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The Daily Wildcat

The Daily Wildcat

 

    Arizona: Dumbest state

    Every state has its claim to fame. South Dakota? Mount Rushmore. Idaho? Famous potatoes. And Arizona? Dumb people, apparently.

    Eyebrows and ire were raised last week at Arizona’s ranking in Morgan Quitno’s “”Smartest States”” report.

    Arizona finished an uninspiring 50th. That’s right, dead last. The dumbest state in the union. Feeling proud?

    Morgan Quitno Press, a statistics and reports clearinghouse based out of Kansas (ranked the 15th smartest state) releases the report annually – along with widely publicized rankings of healthiest states and safest states.

    The Smartest State rankings are based on 21 indicators ranging from reading proficiency scores to percentage of high school freshmen who graduate and from average class size, to teacher salaries. Arizona’s large class sizes, relatively low teacher salaries and high dropout rates just didn’t cut it. Our leaders at the state level were quick to dismiss the study.

    Tom Horne, the state superintendent of public education, responded with a playground retort: I know you are, but what am I? He lashed out, “”Morgan Quitno’s a stupid company, and I would estimate they have no employee with an IQ over 90.”” Great. That’ll show ’em not to say bad things about our state.

    Of course, the study does have some problems – the biggest being its title. The indicators cited provide no real knowledge of how “”smart”” individuals in our state are – just how well they’re treated by their educational system when compared with other states.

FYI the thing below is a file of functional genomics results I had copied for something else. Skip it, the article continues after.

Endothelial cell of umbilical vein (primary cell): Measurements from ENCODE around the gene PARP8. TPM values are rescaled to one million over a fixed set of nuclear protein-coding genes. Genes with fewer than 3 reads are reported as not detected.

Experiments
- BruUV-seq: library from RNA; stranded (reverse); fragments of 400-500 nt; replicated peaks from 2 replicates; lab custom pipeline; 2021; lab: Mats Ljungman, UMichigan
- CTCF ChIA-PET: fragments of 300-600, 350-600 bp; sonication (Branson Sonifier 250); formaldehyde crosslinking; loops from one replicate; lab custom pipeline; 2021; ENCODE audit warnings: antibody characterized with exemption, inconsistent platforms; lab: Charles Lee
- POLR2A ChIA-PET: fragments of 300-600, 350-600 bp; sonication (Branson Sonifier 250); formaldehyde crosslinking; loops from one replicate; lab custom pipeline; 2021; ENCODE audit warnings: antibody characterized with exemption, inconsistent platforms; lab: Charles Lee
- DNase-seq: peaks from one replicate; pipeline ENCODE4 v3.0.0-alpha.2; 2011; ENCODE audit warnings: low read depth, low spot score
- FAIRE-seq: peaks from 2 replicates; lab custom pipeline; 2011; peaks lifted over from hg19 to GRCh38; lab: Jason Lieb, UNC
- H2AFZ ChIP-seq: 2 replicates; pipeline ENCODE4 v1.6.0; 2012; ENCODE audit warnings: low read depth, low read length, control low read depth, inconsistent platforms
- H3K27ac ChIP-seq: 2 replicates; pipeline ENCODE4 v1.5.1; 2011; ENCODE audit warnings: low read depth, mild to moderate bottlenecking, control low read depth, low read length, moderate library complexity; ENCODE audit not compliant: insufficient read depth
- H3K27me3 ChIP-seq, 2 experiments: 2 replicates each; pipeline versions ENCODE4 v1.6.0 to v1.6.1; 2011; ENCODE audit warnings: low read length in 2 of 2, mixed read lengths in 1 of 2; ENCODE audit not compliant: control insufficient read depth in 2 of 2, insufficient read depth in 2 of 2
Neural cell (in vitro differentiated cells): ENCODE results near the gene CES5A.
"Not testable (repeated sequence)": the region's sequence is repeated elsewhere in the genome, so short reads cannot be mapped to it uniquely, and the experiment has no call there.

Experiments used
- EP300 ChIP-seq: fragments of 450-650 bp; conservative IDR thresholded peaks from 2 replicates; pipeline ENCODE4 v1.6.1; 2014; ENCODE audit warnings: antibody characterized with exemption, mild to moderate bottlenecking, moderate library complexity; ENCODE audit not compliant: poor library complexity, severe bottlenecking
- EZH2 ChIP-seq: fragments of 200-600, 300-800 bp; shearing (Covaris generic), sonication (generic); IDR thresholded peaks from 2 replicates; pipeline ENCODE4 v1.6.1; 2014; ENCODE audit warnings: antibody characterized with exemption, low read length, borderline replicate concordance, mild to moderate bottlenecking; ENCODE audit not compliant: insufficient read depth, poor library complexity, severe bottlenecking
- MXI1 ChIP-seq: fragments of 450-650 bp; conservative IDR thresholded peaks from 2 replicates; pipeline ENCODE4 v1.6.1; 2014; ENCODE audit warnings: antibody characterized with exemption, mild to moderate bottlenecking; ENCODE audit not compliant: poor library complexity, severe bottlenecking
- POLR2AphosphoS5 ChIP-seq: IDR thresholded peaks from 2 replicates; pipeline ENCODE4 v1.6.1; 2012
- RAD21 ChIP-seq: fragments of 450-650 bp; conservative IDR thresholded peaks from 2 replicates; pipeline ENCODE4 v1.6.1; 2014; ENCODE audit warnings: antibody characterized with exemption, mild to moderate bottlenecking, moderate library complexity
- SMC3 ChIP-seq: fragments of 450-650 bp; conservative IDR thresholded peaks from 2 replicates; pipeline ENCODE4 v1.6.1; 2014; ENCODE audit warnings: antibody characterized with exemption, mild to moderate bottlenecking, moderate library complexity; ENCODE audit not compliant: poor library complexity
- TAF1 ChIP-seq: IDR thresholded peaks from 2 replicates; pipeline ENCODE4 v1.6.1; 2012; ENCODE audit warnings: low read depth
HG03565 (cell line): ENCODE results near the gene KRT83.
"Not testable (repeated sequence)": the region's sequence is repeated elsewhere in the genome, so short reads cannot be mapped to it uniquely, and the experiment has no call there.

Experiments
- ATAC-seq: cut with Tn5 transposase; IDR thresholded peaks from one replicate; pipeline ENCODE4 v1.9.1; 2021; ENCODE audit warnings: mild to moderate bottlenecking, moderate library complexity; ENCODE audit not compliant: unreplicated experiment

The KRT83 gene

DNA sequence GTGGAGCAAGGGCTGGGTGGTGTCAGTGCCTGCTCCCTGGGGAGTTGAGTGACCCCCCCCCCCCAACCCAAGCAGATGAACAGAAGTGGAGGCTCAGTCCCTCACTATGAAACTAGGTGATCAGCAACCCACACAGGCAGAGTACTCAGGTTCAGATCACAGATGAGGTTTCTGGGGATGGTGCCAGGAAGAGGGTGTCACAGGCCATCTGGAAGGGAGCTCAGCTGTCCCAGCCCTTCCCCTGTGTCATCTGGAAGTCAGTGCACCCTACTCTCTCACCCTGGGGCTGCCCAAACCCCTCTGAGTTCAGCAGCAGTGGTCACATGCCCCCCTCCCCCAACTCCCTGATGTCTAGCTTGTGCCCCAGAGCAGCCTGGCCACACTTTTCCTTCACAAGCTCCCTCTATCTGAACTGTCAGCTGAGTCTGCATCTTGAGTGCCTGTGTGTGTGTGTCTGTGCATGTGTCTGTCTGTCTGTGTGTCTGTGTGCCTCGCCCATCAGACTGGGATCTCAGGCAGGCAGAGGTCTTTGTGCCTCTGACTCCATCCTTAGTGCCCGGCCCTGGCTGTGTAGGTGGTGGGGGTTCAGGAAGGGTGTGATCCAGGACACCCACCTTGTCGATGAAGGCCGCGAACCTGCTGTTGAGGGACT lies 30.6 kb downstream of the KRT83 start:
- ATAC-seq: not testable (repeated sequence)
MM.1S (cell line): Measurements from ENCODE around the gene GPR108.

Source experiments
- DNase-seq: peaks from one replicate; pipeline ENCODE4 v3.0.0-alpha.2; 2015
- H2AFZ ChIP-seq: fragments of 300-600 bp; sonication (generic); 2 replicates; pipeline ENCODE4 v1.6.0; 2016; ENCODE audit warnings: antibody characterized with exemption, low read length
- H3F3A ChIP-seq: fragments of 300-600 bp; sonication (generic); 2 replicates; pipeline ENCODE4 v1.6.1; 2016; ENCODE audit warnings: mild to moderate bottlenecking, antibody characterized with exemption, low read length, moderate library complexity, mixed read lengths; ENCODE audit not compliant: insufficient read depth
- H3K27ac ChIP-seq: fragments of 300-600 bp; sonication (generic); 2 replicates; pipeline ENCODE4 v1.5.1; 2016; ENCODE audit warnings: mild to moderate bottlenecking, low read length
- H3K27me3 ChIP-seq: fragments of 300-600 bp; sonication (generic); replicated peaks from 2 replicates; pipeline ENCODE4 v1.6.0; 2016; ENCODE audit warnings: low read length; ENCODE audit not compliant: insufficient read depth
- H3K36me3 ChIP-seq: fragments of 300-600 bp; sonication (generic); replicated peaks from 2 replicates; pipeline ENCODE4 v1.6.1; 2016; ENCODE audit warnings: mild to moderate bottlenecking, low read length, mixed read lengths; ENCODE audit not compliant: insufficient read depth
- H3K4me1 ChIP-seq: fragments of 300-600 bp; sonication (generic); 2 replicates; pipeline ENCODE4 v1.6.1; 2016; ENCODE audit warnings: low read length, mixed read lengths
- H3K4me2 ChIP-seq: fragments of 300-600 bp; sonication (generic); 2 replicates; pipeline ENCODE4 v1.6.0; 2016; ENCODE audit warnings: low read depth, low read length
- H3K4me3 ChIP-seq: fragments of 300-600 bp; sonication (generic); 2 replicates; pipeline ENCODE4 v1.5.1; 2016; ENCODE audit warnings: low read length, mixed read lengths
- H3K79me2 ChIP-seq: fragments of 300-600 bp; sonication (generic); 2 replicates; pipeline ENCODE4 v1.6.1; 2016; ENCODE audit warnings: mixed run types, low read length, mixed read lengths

The flaws of the study didn’t escape Gov. Janet Napolitano. The day after it was released, she responded, “”We are not the dumbest state in the nation. I can tell you that because I’m in the schools, and I’m with the students, and I meet with employers who are moving here. Why? Because they think we have a terrific work force.””

    While all that may be true, the study did raise some issues that deserve a response.

    The issue of funding deserves attention – now. Though it’s true that education funding has been raised during Napoltiano’s tenure as governor, focus must be put on ensuring that those increased dollars are going to the classroom.

    Out of every dollar spent on education in our state, only about 58 cents actually make it to direct classroom education. Raising this amount to at least 60 cents – the national average – would be a good place to start in our response to these rankings.

    Doing more to decrease our sky-high dropout rate is another important step.

    But all hope’s not lost. The same week the study was released, Mary Hinson, a special education teacher at Catalina Magnet High School here in Tucson, was selected as a member of USA Today’s All-USA Teacher Team – a who’s who of those making a difference in education in our country. And she’s certainly not the only teacher in Arizona making a difference in students’ lives.

    Here at the UA, dozens of students will participate in Teach for America and similar programs, and many more will graduate with education degrees. If these committed and well-trained individuals stay in state, what a difference they could make.

    Sure, the Morgan Quitno study isn’t perfect. But the only way to prove that we truly are the dumbest state would be to dismiss these rankings without considering how to improve things here.

    But we’re smarter than that, right?


    Opinions are determined by the Wildcat opinions board and written by one of its members. They are Nina Conrad, Lori Foley, Ryan Johnson, Ari Lerner, Nicole Santa Cruz and Matt Stone.

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